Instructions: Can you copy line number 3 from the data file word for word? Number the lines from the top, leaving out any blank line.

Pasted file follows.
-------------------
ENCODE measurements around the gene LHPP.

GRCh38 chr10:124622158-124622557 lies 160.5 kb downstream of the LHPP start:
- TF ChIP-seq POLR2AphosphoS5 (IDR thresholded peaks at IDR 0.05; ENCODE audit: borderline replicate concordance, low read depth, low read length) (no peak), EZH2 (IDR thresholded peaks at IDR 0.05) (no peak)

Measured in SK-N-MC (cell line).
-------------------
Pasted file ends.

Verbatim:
- TF ChIP-seq POLR2AphosphoS5 (IDR thresholded peaks at IDR 0.05; ENCODE audit: borderline replicate concordance, low read depth, low read length) (no peak), EZH2 (IDR thresholded peaks at IDR 0.05) (no peak)